Cubs have been working towards their “Our Skills” Challenge badge over the past few weeks. It’s one of seven broad themed badges and part of the Chief Scout Award that we work through over the two and a half years our Cubs are with us. Part of this challenge involves learning a number of new skills, doing some creative activities, and taking part in activities to promote good health.

Over the last few weeks we’ve been thinking about tea ceremonies. Quite a few Cubs already know how to make tea, but can they make tea for a tea ceremony? Can they build some of the theatre of tea? Well, using some of the info from the Time for tea Scouts activity, we looked at some of the skills, world cultures and creative activities on the journey towards a tea ceremony.

We started with a description of a tea ceremony and thought about what we would need for that. Then, thinking about tea and cups being made of pottery we found out about 茶宠 (Chá chǒng1), literally “Tea Pets”. Tea Pets are made from the left over clay used when making a tea pot. They can be anything and help the drinker to share and enjoy their tea drinking experience. And so we set out to make some of these characters.

In our local area we have a community Clay Studio that advised us to use terracotta clay and that they would be able to fire the clay afterwards in their kiln.

Looking at some examples, we tried our hand at making our own cha chong: In the pictures you can see cats, a snake, a horse, an apple, a gingerbread-man, a pirate ship, a mouse, a hedgehog. Akela even tried to make a three-legged frog but it turned out more like a mud-skipper instead!

After making our tea pets they needed to be fired, our cubs working out that the clay would just get wet and slimy again if we didn’t do anything. The clay air dried for about 2 weeks to let most of the moisture out, giving them the best chance of surviving the firing process.

Fast forward two weeks and here (above) are our ceramic tea pets.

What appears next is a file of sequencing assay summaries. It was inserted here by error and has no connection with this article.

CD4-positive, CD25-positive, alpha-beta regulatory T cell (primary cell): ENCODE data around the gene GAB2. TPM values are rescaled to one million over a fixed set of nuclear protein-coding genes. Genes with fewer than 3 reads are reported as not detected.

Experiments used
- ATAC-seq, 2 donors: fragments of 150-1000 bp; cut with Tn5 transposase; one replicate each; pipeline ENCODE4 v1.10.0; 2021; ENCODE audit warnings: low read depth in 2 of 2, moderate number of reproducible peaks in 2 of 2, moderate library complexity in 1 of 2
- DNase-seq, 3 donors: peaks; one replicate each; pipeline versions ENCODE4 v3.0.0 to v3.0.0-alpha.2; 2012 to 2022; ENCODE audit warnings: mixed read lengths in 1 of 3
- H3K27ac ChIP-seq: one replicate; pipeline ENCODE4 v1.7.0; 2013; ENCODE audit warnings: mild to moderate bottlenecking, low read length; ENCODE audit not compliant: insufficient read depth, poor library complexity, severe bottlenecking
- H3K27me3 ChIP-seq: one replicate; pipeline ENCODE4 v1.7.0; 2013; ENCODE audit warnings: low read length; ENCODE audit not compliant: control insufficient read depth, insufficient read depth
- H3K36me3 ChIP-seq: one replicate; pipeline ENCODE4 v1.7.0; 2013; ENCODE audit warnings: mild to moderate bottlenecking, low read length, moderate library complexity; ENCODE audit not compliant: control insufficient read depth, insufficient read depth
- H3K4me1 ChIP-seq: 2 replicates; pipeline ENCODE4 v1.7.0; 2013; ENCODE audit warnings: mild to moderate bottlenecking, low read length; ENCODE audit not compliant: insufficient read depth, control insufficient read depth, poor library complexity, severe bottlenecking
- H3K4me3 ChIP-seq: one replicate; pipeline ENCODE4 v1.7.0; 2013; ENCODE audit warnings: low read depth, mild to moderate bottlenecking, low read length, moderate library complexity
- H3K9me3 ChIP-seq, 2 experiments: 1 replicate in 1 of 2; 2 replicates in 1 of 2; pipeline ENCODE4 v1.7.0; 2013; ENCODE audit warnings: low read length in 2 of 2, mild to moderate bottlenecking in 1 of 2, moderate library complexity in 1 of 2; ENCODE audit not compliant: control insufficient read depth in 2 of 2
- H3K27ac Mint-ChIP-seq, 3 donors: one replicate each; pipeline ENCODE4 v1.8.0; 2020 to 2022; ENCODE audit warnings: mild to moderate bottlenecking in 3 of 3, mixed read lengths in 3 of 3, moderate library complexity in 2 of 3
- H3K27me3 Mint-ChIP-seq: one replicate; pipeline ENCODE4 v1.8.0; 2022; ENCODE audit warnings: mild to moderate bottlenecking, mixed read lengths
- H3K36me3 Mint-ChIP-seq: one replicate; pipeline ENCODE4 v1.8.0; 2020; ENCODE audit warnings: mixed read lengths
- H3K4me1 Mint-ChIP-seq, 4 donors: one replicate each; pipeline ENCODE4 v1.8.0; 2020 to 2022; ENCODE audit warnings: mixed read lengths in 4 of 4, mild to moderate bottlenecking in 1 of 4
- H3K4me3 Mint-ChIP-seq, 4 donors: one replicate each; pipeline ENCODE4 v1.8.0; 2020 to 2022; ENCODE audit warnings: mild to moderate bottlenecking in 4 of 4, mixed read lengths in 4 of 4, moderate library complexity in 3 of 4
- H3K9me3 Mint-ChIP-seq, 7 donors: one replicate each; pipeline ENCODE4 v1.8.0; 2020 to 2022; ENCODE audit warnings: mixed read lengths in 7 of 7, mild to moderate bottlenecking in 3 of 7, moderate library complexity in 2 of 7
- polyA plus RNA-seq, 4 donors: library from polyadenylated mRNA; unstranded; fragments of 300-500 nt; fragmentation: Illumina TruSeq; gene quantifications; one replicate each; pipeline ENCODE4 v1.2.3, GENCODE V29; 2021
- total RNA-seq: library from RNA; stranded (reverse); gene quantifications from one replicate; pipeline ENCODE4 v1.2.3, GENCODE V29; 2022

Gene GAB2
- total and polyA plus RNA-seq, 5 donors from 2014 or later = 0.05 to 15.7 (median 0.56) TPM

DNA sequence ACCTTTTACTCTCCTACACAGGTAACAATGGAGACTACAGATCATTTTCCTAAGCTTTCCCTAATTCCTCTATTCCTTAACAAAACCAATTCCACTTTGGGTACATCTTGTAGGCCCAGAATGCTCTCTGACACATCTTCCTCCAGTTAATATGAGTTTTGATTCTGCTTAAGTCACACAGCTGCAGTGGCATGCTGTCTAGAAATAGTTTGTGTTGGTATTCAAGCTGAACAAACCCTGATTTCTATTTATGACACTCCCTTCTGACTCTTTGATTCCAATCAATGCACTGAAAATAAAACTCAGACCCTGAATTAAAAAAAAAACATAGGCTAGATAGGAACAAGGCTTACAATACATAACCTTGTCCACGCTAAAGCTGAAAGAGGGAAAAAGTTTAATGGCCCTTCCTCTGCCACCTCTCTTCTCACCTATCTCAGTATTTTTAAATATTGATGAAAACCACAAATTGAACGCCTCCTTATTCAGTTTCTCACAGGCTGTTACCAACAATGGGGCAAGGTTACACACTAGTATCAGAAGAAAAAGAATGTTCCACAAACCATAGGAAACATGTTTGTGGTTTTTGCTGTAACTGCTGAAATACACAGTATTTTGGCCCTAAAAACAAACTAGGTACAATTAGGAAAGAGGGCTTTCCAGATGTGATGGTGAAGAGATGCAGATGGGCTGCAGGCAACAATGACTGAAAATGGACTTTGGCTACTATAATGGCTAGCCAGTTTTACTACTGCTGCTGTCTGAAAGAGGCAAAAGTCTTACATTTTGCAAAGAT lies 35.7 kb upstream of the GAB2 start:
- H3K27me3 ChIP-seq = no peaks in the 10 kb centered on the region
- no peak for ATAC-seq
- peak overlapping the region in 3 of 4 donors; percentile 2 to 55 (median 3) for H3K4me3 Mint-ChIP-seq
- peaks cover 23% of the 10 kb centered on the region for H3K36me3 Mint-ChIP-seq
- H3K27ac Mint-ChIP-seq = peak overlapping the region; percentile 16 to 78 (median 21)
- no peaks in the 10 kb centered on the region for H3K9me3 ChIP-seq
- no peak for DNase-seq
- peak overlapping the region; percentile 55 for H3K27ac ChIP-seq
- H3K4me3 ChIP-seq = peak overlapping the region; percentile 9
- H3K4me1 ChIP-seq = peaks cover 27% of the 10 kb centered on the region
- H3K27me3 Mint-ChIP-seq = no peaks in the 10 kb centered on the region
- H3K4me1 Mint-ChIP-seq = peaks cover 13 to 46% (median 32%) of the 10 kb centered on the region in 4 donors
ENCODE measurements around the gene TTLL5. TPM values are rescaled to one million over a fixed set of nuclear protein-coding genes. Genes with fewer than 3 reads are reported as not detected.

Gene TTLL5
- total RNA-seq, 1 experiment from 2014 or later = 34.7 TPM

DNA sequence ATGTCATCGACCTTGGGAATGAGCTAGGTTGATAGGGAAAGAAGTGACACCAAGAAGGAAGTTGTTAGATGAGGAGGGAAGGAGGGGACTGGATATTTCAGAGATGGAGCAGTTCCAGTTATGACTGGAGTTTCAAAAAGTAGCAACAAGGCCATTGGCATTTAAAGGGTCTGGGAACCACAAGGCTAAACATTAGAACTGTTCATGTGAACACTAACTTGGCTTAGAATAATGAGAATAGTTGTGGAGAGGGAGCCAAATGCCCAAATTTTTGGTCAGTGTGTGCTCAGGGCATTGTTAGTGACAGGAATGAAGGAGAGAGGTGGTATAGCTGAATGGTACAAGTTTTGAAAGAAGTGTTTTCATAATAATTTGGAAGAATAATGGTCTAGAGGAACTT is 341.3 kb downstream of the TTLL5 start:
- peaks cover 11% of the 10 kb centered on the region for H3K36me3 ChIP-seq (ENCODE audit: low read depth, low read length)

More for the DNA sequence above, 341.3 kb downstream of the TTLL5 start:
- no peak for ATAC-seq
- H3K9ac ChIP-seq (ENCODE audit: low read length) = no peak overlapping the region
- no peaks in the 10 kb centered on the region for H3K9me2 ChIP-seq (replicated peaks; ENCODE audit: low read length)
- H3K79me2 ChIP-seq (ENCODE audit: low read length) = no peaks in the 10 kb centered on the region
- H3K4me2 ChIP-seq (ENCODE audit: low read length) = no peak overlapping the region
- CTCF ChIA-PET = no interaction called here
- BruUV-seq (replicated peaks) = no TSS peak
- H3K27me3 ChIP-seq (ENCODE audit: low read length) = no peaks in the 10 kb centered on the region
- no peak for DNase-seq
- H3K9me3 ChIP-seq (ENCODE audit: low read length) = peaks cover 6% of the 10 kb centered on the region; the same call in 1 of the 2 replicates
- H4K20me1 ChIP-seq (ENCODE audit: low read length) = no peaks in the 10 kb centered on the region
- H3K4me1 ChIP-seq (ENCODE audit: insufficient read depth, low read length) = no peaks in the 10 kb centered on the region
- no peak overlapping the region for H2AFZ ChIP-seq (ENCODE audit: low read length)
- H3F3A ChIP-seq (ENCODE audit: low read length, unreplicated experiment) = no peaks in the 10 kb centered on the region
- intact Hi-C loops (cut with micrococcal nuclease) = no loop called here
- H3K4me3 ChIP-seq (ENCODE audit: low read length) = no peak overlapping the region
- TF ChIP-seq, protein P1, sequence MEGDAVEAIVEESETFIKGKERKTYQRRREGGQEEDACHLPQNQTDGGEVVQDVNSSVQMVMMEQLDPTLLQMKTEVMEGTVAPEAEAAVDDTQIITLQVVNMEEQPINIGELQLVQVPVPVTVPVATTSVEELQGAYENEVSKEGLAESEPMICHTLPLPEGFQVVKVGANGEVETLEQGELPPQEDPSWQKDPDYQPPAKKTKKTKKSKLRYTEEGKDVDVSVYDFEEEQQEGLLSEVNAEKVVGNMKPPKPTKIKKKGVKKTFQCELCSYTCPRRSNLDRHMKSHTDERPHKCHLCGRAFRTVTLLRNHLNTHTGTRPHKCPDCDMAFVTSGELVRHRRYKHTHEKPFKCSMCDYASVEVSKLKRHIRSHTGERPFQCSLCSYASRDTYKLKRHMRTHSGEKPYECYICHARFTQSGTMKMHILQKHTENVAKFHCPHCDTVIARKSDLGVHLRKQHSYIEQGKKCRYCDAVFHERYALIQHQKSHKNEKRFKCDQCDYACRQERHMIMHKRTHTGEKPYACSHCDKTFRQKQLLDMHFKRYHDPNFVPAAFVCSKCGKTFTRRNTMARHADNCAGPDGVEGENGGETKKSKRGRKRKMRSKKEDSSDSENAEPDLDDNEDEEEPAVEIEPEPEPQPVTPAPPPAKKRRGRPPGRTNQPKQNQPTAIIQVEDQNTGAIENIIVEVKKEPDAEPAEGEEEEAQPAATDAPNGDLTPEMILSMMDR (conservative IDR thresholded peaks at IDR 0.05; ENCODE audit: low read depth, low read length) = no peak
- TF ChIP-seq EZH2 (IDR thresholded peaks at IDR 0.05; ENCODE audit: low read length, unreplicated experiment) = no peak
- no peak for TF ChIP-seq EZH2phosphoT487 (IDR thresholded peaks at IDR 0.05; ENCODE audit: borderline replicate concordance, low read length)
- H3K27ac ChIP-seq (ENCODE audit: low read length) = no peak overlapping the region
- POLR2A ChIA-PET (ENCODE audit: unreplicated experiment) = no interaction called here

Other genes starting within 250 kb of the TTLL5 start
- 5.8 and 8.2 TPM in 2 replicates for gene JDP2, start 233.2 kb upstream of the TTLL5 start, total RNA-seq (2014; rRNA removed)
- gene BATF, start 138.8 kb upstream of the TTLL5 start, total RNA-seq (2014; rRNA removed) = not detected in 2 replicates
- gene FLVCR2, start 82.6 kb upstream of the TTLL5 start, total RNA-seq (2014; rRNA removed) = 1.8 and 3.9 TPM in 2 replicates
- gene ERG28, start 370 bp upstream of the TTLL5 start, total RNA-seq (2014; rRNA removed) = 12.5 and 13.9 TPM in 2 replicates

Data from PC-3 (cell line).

We watched the scout youtube film about the Wu Wo (empty-self/mind) tea ceremony and the role of tea pets and found out that our tea pets were perhaps the ancestors of today’s Pokémon!

Then we made tea.

Using paper trays from B and Q to define the stage on which our tea ceremony was to take place. Cubs each chose a tea cup and pot from a selection and assembled their pot, cup and pet on their tea trays. We selected and tried various teas: Oolong, and a number of green teas from our local Chinese supermarket, as well as the perhaps more familiar PG Tips. We also tried strawberry and mango, and licorice and mint herbal teas (don’t tell Professor Elemental)! We had a look at mate tea from South America and the weird spoon-like sieve used to drink it.

Carefully and under supervision of our leaders, one by one each cub selected a tea, put that in their pot and filled it with hot water from the dewar in the kitchen. Returning to their place where the tea infused. Each group shared and tried tea with each other.

On the whole I think the favourite was the licorice and mint variety. And it was a very relaxing evening compared to most!

While all this was going on the Beavers were busy in the kitchen making Christmas biscuits which they then later shared with our section. Yum!

  1. Our notes in the Scouts link refer to the word zisha as a tea pet, however the words literally means purple clay; the clay typically found in the Yixing region of China and used to make ornamental tea pots.